Jeffery Lindenmuth is a full-time writer who has covered wine, spirits and food for Men’s Health, Cooking Light, Food Arts, Women’s Health, Men’s Journal, Time Out New York, Esquire and many others. 2009 will mark his sixth pilgrimage to Tales of the Cocktail.
Whether you consider Tales of the Cocktail the Davos of drinking or the Disneyland, there is no denying this event has quickly emerged as the single most important destination for all things cocktail. I’ve watched “Tales” grow exponentially since its second year, and while a few Tales goers have my attendance record beat, I think I qualify as a veteran, so I’m here to lend a little advice for first-time Talers.
1. Practice Moderation
As I always advise, this is a marathon not a sprint. Your Tales memories will be that much greater if you have Tales memories. Kirsten Amann offers some great advice, and it can’t be overstated that there will be more delectable drinks to come tomorrow… and the next day. No matter how strong the temptation, be sure to make sleep and water a part of your daily regimen.
2. Book the Seminars you want NOW
For me, seminars remain the heart of Tales of the Cocktail. Having participated in the past, and reviewed many seminars for stories, the work and effort that many of these people put into their presentations is amazing. It’s not surprising, then, that many seminars are already sold-out.
My first year I attended four seminars daily, and while it was a great experience, it meant skipping lunch every day, making the three-martini lunch look like child’s play. For me, two to three seminars per day is a manageable number, and enough daily stimulation for even the most dedicated cocktail enthusiast. Often you’ll want to attend several seminars that occur at the same time, so the time to plan your seminars is not when you arrive, but now. The new ticketing system in place this year makes it easy to print your tickets before arrival.
3. Get to the Tasting Room
If you’ve been unable to book all your preferred seminars, or wisely allowed yourself some free time, there is always the tasting room. Here you’ll find many of the same incredibly knowledgeable people that conduct seminars, with a few added Tasting Room advantages. These events are casual. They don’t require reservations. They are free. I’ve just heard that a certain gin will be offering a tasting that takes attendees through the distilling process, from new-make spirit to final product. That sounds like a tasting I’d love to attend.
4. Do Something NOT Cocktail Related
Tales of the Cocktail could easily be conducted in the artificial lighting of a glitzy convention center, yet it continues to embrace the city of New Orleans as its stage. It’s a city that loves cocktails, and offers so much more. Whether you choose to spend a few hours at The National WWII Museum or take a swamp tour, it will be a welcome relief from the fray and may be one of the most memorable parts of your trip. Depending on which route you take from the airport, you may notice that sections of the city are still upturned from “The Storm.” While I have not done this past tour personally, the Gray Line Katrina Tour gets generally great reviews on Trip Advisor. If you want to venture out, but still crave more cocktails, The Museum of the American Cocktail , located in the Southern Food & Beverage Museum at the Riverwalk Marketplace offers a non-drinking experience that is thoroughly steeped in cocktail history.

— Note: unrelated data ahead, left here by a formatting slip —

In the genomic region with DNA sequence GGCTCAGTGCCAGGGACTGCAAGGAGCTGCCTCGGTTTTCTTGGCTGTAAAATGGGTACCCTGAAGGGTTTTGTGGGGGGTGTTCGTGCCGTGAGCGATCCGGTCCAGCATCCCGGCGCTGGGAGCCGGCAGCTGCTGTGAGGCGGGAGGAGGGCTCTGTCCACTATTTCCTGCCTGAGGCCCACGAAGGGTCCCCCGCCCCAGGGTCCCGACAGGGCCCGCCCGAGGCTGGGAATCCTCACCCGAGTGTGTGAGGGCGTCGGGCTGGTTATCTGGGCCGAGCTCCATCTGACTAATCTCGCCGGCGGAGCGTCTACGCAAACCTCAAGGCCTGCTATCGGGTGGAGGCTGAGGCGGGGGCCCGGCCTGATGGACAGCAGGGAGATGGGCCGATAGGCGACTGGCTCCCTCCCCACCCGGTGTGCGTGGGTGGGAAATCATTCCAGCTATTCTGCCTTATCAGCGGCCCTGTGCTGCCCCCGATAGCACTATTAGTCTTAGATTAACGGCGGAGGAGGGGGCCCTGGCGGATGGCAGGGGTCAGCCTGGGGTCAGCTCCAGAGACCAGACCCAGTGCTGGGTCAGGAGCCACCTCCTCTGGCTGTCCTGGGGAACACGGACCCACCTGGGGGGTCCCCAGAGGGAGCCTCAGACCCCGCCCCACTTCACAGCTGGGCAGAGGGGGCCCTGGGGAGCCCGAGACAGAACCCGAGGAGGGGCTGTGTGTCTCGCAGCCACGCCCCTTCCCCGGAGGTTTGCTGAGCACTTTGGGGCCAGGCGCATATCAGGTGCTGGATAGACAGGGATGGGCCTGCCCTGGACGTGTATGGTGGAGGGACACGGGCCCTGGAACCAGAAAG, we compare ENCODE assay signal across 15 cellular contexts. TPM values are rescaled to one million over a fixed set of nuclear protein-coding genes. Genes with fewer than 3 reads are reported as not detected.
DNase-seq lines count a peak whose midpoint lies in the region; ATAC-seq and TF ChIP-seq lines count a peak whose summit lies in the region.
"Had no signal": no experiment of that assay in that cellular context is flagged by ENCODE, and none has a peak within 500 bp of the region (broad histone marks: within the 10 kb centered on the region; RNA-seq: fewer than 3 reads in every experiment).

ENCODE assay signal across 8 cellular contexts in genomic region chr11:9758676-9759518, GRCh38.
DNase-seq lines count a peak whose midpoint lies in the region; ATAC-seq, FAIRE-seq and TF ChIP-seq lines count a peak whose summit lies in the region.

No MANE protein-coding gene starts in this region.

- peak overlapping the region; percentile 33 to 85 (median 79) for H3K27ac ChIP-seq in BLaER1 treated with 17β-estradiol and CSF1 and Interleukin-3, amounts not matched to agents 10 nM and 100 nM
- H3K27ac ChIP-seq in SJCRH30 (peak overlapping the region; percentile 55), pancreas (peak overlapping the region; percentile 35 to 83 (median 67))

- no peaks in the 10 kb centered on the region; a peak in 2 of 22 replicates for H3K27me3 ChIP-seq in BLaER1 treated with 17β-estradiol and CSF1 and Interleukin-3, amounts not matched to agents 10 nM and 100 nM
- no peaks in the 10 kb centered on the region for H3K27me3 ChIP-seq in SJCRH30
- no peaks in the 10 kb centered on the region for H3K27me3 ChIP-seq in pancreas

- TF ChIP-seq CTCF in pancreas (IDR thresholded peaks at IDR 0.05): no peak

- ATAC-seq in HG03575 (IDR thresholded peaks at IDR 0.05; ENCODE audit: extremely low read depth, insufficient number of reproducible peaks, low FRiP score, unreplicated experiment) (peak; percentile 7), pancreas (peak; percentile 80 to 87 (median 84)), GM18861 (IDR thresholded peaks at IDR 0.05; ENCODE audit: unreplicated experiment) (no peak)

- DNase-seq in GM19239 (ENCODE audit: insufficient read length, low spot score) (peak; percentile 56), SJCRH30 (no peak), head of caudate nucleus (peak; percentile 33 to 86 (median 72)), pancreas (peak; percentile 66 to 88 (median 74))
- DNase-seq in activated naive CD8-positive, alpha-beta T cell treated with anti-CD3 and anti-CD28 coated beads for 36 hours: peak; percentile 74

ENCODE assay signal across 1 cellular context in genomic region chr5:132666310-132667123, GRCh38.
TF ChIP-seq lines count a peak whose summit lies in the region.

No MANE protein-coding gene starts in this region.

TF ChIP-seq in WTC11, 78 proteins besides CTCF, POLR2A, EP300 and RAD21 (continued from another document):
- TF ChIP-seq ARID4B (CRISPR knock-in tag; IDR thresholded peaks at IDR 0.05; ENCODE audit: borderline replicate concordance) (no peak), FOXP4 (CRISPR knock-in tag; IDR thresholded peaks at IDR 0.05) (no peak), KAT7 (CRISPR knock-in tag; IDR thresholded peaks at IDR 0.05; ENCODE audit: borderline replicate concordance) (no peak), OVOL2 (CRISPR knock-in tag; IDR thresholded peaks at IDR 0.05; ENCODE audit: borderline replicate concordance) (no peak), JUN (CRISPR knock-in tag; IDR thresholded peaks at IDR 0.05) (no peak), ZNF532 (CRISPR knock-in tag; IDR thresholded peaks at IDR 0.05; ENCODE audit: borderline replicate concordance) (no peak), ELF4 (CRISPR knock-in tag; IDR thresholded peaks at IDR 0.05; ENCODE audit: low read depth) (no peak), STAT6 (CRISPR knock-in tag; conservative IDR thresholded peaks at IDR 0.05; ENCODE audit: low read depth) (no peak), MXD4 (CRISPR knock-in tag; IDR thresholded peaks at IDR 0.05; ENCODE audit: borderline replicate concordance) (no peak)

5. Pack Appropriately
I don’t care if you are on a connecting flight through Hades, this is New Orleans in July — it’s hotter here. If you’ve ever done Bikram yoga at 3 a.m. while drinking a martini, you have a good sense of last year’s Bartender’s Breakfast event. While I’ll refrain from giving too much sartorial advice, linen and seersucker are always a good idea. At Tales 2008, hipster mixlogists appeared to officially declare the straw hat is the new bartender beard. (With so many talented female mixologists in attendance, this is an especially good thing.) Find a little piece of portable shade at Meyer The Hatter. It’s within walking distance of the French Quarter. (You packed comfortable shoes, right?)
6. Meet the Shakers
Back in 1990s New York, I’d lurk around Blue Ribbon at 4 a.m. hoping to catch a glimpse of Mario Batali hanging out at the bar. Had the technology existed, we might have posted a mobile photo to Eater, but we never dared to approach him. However, at Tales of the Cocktail, the people who have revived and shaped our drink culture are everywhere you turn. And, in my experience, they are the most humble, enthusiastic and gracious people you’ll ever meet. The Carousel Bar in The Hotel Monteleone remains the equivalent of the Grand Central Station clock, where strangers meet and evenings are launched. Want to seduce Dave Wondrich, cocktail historian and author of Imbibe!, to stroll to Tujague’s for a Sazerac? Just ask. Or, you may hear firsthand how a Jerry Thomas book and late restaurateur Joe Baum inspired Dale DeGroff, author of The Essential Cocktail, to launch an American drinks Renaissance. As DeGroff recently commented, “I’ll tell my Tales and sing my songs at the drop of a hat!”
With generous spirits like DeGroff in our midst, you can’t help but learn a great deal and thoroughly enjoy yourself at Tales of the Cocktail. It’s an opportunity that comes just once a year, so make the most of every minute.